Sequential Lineups Are More Accurate, According to Ground-breaking Report on Eyewitness Identification Procedures
(Des Moines, IA – September 19, 2011) – A highly-anticipated field study on eyewitness identification procedures has found that double-blind sequential lineups – lineups where the administering officer doesn’t know which person is the suspect and the witness views one suspect photograph at a time – produce fewer mistaken identifications than lineup procedures that present all of the suspect photographs at once or simultaneously. The study also found that double-blind sequential lineups as administered by police departments across the country resulted in the same number of suspect identifications but fewer known-innocent filler identifications than double blind simultaneous lineups. A report, issued by the American Judicature Society, comes on the heels of a landmark decision by the New Jersey Supreme Court mandating major changes in the way courts evaluate eyewitness identification evidence (see link to the full report on page 2).
The report, “A Test of Simultaneous vs. Sequential Lineup Methods: An Initial Report of the AJS National Eyewitness Identification Field Studies,” has implications for reducing wrongful convictions in the United States criminal justice system. Eyewitness misidentification is the single greatest cause of wrongful convictions nationwide, playing a role in more than 75% of the 273 convictions overturned through DNA testing.
“The beauty of this study is it’s the first time we’ve seen social scientists, prosecutors, criminal defense attorneys, and the law enforcement community come together to test new ways to improve the reliability and credibility of eyewitness evidence,” said Dr. Gary L. Wells, director of social sciences for the American Judicature Society (AJS) Center of Forensic Science and Public Policy. “And now we have proof from the field that witnesses who view double-blind sequential lineups are just as likely to pick the suspect, and perhaps more importantly, less likely to make a misidentification by picking a filler in the lineup.” Wells is the principal investigator of the field study and is an internationally-renowned eyewitness identification researcher at Iowa State University in Ames.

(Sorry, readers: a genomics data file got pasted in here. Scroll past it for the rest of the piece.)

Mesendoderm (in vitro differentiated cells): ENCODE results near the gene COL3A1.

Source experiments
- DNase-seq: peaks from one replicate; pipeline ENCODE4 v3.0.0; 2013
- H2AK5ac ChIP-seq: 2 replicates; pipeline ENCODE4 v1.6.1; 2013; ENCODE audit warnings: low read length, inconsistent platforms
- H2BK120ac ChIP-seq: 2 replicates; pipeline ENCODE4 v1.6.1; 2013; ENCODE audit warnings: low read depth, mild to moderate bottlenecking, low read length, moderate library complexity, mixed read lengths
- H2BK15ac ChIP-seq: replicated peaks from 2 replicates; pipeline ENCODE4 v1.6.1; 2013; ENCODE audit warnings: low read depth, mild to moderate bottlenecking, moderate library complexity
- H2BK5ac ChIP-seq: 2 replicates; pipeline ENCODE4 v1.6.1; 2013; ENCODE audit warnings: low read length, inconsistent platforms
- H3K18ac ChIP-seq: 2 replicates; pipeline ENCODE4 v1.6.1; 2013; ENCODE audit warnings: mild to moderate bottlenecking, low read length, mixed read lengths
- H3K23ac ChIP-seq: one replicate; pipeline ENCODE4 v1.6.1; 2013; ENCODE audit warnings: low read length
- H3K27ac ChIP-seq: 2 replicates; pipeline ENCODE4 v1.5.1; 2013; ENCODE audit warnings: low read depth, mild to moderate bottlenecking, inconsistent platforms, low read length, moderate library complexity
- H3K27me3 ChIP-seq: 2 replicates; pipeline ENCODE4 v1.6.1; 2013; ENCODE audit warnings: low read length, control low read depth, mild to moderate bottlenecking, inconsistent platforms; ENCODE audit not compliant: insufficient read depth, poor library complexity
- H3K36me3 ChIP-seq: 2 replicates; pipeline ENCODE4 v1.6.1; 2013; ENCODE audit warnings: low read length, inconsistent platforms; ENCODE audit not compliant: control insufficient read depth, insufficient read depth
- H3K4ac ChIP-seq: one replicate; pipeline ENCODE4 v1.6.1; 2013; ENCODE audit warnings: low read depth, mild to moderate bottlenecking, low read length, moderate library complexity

AJS, in collaboration with the Police Foundation, the Innocence Project, and the Center for Problem-Oriented Policing, implemented a national field study at four law enforcement agencies to determine which lineup method – sequential or simultaneous – is more accurate. The study was designed to correct some of the problems in a 2006 Illinois study that was later found to have flawed methodology. Unlike the Illinois study that attempted to compare double-blind sequential lineups to non-blind simultaneous lineups, all of the lineups in the AJS study were conducted double-blind, meaning the officer administering the lineup did not know the suspect’s identity and the witness was told that the officer didn’t know. The Austin (TX) Police Department; Tucson (AZ); the San Diego (CA); and Charlotte-Mecklenburg (NC) police departments participated in this research, called the “AJS National Eyewitness Identification (EWID) Field Studies.
“Drawing on an unusually rich body of research from experimental psychologists, we have the tools to reduce eyewitness error, to protect the innocent and help law enforcement apprehend the guilty,” said Barry Scheck, co-director of the Innocence Project, which is affiliated with Cardozo School of Law. “This scientifically rigorous field study is a model for how that can be done practically, systematically and transparently.”